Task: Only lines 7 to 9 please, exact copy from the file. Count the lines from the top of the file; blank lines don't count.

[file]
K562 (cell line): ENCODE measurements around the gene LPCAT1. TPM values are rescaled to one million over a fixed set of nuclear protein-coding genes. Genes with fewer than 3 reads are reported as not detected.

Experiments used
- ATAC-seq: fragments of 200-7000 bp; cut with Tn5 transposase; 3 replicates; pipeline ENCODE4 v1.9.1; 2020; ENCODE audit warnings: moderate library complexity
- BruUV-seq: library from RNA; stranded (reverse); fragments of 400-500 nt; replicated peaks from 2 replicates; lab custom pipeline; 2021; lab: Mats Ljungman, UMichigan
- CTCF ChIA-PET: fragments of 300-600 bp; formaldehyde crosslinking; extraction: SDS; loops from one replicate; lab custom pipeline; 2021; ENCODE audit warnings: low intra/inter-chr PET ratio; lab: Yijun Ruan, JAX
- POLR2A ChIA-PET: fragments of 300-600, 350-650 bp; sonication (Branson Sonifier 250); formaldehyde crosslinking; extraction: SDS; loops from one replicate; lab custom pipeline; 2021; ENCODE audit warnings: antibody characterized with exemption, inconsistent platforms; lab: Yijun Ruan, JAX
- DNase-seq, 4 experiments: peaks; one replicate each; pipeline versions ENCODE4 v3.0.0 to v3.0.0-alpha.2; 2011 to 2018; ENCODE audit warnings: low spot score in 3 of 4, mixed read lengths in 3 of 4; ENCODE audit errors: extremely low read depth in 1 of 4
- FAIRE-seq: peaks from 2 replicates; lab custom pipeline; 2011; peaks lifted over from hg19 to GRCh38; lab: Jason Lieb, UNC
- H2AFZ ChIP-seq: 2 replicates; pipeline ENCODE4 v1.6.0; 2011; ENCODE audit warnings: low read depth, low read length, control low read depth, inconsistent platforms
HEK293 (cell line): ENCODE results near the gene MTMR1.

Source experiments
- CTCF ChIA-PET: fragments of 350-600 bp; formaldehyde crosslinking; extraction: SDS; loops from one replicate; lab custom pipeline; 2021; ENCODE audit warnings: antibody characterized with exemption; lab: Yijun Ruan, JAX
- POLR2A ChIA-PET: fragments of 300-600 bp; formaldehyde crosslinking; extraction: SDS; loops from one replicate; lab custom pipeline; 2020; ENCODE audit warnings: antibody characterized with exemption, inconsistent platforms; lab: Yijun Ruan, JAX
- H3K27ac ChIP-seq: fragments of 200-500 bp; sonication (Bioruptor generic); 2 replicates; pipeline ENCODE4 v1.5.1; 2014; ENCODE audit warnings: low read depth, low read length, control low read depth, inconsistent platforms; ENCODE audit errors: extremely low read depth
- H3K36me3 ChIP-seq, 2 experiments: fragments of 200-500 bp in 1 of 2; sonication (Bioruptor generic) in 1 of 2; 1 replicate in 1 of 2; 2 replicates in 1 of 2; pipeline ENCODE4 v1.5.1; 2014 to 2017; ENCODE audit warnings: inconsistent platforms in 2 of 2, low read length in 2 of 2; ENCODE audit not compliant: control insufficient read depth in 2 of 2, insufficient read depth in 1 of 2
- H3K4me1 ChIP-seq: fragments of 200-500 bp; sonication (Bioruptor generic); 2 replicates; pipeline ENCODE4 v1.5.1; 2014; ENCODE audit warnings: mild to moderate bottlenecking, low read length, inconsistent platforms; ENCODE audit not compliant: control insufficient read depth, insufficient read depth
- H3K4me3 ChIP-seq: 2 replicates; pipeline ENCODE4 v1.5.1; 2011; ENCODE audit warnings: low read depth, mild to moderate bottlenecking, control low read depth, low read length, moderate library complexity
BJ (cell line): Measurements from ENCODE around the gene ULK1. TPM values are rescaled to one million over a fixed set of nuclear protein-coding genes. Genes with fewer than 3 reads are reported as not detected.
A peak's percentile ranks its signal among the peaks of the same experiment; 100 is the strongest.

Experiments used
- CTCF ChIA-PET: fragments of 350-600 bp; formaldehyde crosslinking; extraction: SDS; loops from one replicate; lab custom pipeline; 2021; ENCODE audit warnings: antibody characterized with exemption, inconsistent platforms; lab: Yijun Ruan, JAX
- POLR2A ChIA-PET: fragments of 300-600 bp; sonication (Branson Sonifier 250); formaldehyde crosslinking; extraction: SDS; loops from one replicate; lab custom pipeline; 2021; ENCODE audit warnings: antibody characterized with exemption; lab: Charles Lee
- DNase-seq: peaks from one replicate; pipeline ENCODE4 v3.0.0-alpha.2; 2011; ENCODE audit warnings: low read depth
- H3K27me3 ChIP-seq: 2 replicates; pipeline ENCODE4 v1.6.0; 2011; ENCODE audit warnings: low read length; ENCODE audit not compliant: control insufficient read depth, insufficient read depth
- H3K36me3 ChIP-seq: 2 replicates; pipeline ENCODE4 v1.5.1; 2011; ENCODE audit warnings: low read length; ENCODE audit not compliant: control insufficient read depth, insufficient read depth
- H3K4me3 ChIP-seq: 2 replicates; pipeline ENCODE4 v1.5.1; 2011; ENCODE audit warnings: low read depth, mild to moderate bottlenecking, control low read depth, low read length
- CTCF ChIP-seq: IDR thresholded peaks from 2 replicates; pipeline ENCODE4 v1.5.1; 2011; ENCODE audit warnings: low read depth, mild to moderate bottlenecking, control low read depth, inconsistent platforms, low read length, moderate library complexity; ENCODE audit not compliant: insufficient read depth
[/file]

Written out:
- DNase-seq, 4 experiments: peaks; one replicate each; pipeline versions ENCODE4 v3.0.0 to v3.0.0-alpha.2; 2011 to 2018; ENCODE audit warnings: low spot score in 3 of 4, mixed read lengths in 3 of 4; ENCODE audit errors: extremely low read depth in 1 of 4
- FAIRE-seq: peaks from 2 replicates; lab custom pipeline; 2011; peaks lifted over from hg19 to GRCh38; lab: Jason Lieb, UNC
- H2AFZ ChIP-seq: 2 replicates; pipeline ENCODE4 v1.6.0; 2011; ENCODE audit warnings: low read depth, low read length, control low read depth, inconsistent platforms